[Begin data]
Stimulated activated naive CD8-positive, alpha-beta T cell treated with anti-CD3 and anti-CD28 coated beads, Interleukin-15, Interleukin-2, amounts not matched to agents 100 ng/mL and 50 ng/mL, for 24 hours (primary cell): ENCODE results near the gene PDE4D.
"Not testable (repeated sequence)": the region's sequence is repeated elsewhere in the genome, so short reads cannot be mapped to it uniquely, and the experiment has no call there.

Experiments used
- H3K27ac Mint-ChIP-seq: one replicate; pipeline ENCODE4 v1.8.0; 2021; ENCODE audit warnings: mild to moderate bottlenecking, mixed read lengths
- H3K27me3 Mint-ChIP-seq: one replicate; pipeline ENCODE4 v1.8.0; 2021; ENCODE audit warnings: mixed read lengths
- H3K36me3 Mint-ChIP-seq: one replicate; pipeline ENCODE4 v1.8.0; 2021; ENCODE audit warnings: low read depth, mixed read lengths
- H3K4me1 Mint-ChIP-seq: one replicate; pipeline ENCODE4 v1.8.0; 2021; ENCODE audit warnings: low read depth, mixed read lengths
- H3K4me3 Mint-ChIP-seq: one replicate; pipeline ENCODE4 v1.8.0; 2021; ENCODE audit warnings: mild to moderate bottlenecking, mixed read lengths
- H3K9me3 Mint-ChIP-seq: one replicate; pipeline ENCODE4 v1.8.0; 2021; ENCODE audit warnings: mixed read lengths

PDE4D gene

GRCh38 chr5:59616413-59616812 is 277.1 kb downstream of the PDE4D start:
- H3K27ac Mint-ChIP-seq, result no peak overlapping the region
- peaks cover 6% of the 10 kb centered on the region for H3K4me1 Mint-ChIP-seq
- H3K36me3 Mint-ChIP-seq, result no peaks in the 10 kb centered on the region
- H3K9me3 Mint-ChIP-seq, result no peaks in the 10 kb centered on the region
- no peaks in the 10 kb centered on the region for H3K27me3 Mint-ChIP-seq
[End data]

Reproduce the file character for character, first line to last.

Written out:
Stimulated activated naive CD8-positive, alpha-beta T cell treated with anti-CD3 and anti-CD28 coated beads, Interleukin-15, Interleukin-2, amounts not matched to agents 100 ng/mL and 50 ng/mL, for 24 hours (primary cell): ENCODE results near the gene PDE4D.
"Not testable (repeated sequence)": the region's sequence is repeated elsewhere in the genome, so short reads cannot be mapped to it uniquely, and the experiment has no call there.

Experiments used
- H3K27ac Mint-ChIP-seq: one replicate; pipeline ENCODE4 v1.8.0; 2021; ENCODE audit warnings: mild to moderate bottlenecking, mixed read lengths
- H3K27me3 Mint-ChIP-seq: one replicate; pipeline ENCODE4 v1.8.0; 2021; ENCODE audit warnings: mixed read lengths
- H3K36me3 Mint-ChIP-seq: one replicate; pipeline ENCODE4 v1.8.0; 2021; ENCODE audit warnings: low read depth, mixed read lengths
- H3K4me1 Mint-ChIP-seq: one replicate; pipeline ENCODE4 v1.8.0; 2021; ENCODE audit warnings: low read depth, mixed read lengths
- H3K4me3 Mint-ChIP-seq: one replicate; pipeline ENCODE4 v1.8.0; 2021; ENCODE audit warnings: mild to moderate bottlenecking, mixed read lengths
- H3K9me3 Mint-ChIP-seq: one replicate; pipeline ENCODE4 v1.8.0; 2021; ENCODE audit warnings: mixed read lengths

PDE4D gene

GRCh38 chr5:59616413-59616812 is 277.1 kb downstream of the PDE4D start:
- H3K27ac Mint-ChIP-seq, result no peak overlapping the region
- peaks cover 6% of the 10 kb centered on the region for H3K4me1 Mint-ChIP-seq
- H3K36me3 Mint-ChIP-seq, result no peaks in the 10 kb centered on the region
- H3K9me3 Mint-ChIP-seq, result no peaks in the 10 kb centered on the region
- no peaks in the 10 kb centered on the region for H3K27me3 Mint-ChIP-seq